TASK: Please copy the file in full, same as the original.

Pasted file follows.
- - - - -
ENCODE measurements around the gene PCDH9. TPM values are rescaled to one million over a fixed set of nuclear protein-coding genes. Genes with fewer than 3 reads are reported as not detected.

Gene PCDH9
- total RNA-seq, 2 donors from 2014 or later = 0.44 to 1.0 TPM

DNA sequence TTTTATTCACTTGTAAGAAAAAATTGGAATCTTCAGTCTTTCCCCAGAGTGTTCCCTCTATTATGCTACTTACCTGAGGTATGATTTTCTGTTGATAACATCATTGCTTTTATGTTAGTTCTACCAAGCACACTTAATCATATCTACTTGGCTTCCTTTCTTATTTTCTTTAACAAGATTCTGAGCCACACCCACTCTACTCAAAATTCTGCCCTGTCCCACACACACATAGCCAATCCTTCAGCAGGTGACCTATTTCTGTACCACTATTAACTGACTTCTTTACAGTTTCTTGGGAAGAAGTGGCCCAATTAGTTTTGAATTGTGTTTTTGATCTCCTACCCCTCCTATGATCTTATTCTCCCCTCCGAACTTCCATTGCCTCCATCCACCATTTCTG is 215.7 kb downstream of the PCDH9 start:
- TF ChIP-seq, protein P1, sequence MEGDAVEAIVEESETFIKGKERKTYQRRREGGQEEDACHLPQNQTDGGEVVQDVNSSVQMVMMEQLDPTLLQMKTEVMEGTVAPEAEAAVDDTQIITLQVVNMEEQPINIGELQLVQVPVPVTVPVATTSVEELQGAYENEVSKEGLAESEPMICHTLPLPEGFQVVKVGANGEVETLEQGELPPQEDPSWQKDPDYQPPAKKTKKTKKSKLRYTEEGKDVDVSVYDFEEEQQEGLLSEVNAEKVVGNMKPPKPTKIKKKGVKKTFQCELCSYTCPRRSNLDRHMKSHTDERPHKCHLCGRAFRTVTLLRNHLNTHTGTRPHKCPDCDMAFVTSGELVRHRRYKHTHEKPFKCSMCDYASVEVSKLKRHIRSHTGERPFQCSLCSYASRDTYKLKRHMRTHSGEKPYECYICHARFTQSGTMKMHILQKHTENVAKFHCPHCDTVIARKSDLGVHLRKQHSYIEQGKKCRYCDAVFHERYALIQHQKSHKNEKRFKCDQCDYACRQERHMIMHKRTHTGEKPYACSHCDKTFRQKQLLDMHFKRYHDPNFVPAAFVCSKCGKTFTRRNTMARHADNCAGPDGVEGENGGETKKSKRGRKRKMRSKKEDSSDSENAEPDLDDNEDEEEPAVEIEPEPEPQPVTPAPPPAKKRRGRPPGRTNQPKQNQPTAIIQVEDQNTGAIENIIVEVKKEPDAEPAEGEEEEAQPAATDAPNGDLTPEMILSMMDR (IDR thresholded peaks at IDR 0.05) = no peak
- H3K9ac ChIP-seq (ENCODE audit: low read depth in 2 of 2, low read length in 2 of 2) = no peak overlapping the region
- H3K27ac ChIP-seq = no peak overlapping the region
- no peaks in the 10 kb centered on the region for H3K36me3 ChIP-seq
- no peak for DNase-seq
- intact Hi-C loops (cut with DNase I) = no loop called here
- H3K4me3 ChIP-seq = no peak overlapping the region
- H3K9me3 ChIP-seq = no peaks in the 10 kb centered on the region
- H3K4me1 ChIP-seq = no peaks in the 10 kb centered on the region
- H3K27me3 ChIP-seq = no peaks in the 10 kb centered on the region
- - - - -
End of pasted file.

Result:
ENCODE measurements around the gene PCDH9. TPM values are rescaled to one million over a fixed set of nuclear protein-coding genes. Genes with fewer than 3 reads are reported as not detected.

Gene PCDH9
- total RNA-seq, 2 donors from 2014 or later = 0.44 to 1.0 TPM

DNA sequence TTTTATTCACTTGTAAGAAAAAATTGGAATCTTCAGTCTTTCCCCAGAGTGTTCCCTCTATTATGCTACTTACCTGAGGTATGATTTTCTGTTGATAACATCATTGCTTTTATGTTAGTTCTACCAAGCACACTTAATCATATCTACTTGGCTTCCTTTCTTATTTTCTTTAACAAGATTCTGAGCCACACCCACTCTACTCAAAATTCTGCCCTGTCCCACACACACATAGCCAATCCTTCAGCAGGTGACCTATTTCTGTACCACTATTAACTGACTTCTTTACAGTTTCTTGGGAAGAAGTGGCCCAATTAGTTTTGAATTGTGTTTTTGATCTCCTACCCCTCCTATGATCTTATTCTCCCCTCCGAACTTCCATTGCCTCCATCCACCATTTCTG is 215.7 kb downstream of the PCDH9 start:
- TF ChIP-seq, protein P1, sequence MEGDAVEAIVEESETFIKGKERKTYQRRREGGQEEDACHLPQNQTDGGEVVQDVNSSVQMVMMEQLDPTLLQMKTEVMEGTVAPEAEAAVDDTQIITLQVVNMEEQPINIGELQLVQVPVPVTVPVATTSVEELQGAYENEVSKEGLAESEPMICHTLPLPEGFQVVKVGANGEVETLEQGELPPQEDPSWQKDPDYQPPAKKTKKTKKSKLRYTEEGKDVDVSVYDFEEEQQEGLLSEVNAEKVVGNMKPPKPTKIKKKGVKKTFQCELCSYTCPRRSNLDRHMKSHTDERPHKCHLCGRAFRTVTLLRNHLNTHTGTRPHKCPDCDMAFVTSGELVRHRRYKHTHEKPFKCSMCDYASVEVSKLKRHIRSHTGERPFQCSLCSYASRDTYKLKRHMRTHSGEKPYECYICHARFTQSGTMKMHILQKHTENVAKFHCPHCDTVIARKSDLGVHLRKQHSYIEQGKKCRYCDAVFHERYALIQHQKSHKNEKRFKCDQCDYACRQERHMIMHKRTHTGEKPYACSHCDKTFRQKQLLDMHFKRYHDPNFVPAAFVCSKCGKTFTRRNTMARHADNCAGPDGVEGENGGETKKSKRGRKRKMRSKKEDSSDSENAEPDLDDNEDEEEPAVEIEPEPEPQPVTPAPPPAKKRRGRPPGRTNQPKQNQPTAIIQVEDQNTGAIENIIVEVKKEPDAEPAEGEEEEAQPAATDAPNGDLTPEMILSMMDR (IDR thresholded peaks at IDR 0.05) = no peak
- H3K9ac ChIP-seq (ENCODE audit: low read depth in 2 of 2, low read length in 2 of 2) = no peak overlapping the region
- H3K27ac ChIP-seq = no peak overlapping the region
- no peaks in the 10 kb centered on the region for H3K36me3 ChIP-seq
- no peak for DNase-seq
- intact Hi-C loops (cut with DNase I) = no loop called here
- H3K4me3 ChIP-seq = no peak overlapping the region
- H3K9me3 ChIP-seq = no peaks in the 10 kb centered on the region
- H3K4me1 ChIP-seq = no peaks in the 10 kb centered on the region
- H3K27me3 ChIP-seq = no peaks in the 10 kb centered on the region